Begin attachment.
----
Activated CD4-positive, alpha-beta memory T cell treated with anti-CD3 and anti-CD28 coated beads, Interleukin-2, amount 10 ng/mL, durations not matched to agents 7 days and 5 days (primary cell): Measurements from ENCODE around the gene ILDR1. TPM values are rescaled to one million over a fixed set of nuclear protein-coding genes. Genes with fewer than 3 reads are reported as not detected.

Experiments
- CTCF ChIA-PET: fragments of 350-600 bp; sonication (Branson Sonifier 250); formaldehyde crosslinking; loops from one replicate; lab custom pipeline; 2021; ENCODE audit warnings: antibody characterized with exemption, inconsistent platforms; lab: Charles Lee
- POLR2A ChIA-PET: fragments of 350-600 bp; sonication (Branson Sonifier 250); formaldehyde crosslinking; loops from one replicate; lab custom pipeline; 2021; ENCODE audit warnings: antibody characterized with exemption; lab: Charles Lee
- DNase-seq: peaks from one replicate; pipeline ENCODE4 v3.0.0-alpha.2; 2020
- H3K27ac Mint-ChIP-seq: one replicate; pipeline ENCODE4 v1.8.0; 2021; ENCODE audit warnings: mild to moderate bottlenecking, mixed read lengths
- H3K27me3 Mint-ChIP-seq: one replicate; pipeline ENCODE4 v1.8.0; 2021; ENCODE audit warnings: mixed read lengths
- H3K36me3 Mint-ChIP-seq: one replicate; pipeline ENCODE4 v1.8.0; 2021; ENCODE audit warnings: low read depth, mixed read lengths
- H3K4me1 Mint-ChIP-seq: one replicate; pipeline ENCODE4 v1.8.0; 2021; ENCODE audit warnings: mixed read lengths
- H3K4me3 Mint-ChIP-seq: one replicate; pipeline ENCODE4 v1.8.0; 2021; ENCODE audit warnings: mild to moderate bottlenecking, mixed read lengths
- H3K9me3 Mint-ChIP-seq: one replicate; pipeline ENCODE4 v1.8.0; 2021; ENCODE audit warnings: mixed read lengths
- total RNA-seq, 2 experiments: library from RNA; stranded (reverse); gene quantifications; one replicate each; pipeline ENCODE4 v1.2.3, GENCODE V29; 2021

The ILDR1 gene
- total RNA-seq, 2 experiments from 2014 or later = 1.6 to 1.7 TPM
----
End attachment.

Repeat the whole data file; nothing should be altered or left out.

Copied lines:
Activated CD4-positive, alpha-beta memory T cell treated with anti-CD3 and anti-CD28 coated beads, Interleukin-2, amount 10 ng/mL, durations not matched to agents 7 days and 5 days (primary cell): Measurements from ENCODE around the gene ILDR1. TPM values are rescaled to one million over a fixed set of nuclear protein-coding genes. Genes with fewer than 3 reads are reported as not detected.

Experiments
- CTCF ChIA-PET: fragments of 350-600 bp; sonication (Branson Sonifier 250); formaldehyde crosslinking; loops from one replicate; lab custom pipeline; 2021; ENCODE audit warnings: antibody characterized with exemption, inconsistent platforms; lab: Charles Lee
- POLR2A ChIA-PET: fragments of 350-600 bp; sonication (Branson Sonifier 250); formaldehyde crosslinking; loops from one replicate; lab custom pipeline; 2021; ENCODE audit warnings: antibody characterized with exemption; lab: Charles Lee
- DNase-seq: peaks from one replicate; pipeline ENCODE4 v3.0.0-alpha.2; 2020
- H3K27ac Mint-ChIP-seq: one replicate; pipeline ENCODE4 v1.8.0; 2021; ENCODE audit warnings: mild to moderate bottlenecking, mixed read lengths
- H3K27me3 Mint-ChIP-seq: one replicate; pipeline ENCODE4 v1.8.0; 2021; ENCODE audit warnings: mixed read lengths
- H3K36me3 Mint-ChIP-seq: one replicate; pipeline ENCODE4 v1.8.0; 2021; ENCODE audit warnings: low read depth, mixed read lengths
- H3K4me1 Mint-ChIP-seq: one replicate; pipeline ENCODE4 v1.8.0; 2021; ENCODE audit warnings: mixed read lengths
- H3K4me3 Mint-ChIP-seq: one replicate; pipeline ENCODE4 v1.8.0; 2021; ENCODE audit warnings: mild to moderate bottlenecking, mixed read lengths
- H3K9me3 Mint-ChIP-seq: one replicate; pipeline ENCODE4 v1.8.0; 2021; ENCODE audit warnings: mixed read lengths
- total RNA-seq, 2 experiments: library from RNA; stranded (reverse); gene quantifications; one replicate each; pipeline ENCODE4 v1.2.3, GENCODE V29; 2021

The ILDR1 gene
- total RNA-seq, 2 experiments from 2014 or later = 1.6 to 1.7 TPM